Governor Snyder signs the use of electric skateboards into law

Employees of the Beach Nut Surf Shop can now transport surf and paddle boards through Downtown Frankfort to the beach.

BENZIE COUNTY, Mich., (WPBN/WGTU) -- People may soon be seeing electric skateboards being used on northern Michigan streets thanks to a law signed by Governor Snyder this week.

The new law comes after the boards created a controversy in one northern Michigan community.

Owners at the Beach Nut Surf Shop in Frankfort have been using the boards since they opened.

The shop rents and sells beach supplies, including skateboards, paddle boards and surf boards.

"We have a trailer that we pull when they rent a stand up paddle board from us we take the board to the waters edge, paddle around, when they leave they leave it at the waters edge and we go and pick them up," said Larry Bordine, Beach Nut Surf Shop Co-Owner.

However, according to law enforcement, the boards did not fall under the state law for motorized vehicles allowed on streets.

After some challenges, conversations and countless city council meetings over the past several years, the owners alongside employee, 18-year-old Alex Thayer, decided to change that.

"We went to our representative, Curt VanderWall and asked what he could do for us he sponsored a bill and sent it through the house that would clarify the position of electric skateboards and how they could be used on the road."

"Through their due diligence and their hard work and their effort now everyone in Michigan will have an opportunity to determine where this activity will occur and how it will interact with other modes of transportation," said Josh Mills, City of Frankfort Superintendent.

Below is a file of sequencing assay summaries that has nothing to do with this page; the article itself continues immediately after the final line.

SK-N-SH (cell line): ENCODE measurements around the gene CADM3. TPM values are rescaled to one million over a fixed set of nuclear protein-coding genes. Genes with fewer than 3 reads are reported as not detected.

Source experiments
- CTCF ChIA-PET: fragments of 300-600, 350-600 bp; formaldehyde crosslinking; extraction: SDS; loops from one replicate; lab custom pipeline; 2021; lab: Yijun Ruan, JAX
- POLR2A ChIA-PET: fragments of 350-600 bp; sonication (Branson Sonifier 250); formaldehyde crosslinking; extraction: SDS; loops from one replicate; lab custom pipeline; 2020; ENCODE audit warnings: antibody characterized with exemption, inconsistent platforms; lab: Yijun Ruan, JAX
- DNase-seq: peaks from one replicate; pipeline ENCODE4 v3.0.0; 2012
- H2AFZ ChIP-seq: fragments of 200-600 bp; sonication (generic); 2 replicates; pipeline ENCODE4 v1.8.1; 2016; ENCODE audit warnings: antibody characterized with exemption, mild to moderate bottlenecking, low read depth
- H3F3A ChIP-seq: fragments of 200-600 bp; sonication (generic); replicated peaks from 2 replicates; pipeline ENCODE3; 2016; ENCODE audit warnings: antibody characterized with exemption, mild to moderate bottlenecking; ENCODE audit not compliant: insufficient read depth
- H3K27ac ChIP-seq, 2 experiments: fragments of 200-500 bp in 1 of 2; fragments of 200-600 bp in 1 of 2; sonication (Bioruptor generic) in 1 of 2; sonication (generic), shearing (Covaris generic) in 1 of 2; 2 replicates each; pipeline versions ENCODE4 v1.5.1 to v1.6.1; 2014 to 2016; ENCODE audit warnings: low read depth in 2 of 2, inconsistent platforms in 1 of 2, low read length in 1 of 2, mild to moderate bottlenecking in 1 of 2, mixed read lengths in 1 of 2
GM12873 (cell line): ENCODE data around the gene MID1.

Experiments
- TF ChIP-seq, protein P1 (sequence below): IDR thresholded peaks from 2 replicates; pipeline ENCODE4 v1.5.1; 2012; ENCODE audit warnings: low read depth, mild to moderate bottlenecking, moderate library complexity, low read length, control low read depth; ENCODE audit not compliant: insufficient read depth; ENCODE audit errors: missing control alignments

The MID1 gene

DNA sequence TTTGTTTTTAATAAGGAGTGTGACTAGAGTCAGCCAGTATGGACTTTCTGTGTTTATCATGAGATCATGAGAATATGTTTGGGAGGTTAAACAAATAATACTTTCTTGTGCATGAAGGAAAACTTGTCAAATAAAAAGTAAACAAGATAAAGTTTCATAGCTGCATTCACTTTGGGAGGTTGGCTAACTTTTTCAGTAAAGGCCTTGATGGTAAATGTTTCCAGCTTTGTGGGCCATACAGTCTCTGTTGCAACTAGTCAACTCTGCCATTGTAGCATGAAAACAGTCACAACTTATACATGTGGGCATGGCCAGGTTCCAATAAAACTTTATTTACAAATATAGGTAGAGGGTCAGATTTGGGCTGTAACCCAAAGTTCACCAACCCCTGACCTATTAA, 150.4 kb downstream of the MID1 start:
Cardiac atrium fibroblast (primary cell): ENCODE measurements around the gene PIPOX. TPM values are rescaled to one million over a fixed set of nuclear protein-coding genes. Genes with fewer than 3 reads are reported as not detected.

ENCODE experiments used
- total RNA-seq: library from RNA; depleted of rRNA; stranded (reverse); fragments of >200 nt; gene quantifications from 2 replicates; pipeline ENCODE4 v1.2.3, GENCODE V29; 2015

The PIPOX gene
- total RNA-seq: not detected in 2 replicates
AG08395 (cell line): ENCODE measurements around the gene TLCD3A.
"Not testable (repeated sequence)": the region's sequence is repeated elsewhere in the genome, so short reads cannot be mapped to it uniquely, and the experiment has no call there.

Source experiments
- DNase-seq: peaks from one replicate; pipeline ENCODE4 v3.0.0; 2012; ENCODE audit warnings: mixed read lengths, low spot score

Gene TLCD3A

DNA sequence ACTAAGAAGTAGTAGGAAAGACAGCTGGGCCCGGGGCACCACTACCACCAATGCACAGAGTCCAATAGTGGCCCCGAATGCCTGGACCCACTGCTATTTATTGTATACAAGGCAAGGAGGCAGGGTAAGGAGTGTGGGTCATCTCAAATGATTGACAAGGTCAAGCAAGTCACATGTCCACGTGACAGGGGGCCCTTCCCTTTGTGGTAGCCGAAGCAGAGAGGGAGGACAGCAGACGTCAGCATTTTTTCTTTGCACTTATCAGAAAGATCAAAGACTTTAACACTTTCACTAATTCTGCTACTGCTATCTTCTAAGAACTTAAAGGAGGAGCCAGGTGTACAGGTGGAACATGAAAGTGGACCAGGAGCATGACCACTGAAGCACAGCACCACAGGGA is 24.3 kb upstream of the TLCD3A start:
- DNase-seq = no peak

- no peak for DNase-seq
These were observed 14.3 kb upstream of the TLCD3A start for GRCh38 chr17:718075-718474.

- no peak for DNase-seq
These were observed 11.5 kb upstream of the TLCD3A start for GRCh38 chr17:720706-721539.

Tourists said the boards are fitting for the beach-town vibe.

"They seem to be safe, they seem responsible, I think it gives Frankfort just a little bit of character."

"You're a citizen. You can approach the lawmakers, tell them the problems you've been having with misinterpretation and you can help make laws happen so that this new technology can be used to connect communities," said Nancy Bordine, Beach Nut Surf Shop Co-Owner.

Employees of the Beach Nut Surf Shop can now transport surf and paddle boards through Downtown Frankfort to the beach.

The owners of the Beach Nut Surf Ship have received several tickets for using the electric skateboards prior to this being signed.

They said they plan to fight those in court.

With the new law, comes some safety requirements.

E-skateboards have to have lights and reflectors, use the far right side of the road and can go no faster than 25 miles per hour.

All riders have to yield to pedestrians and riders under 19-years-old have to wear a helmet.

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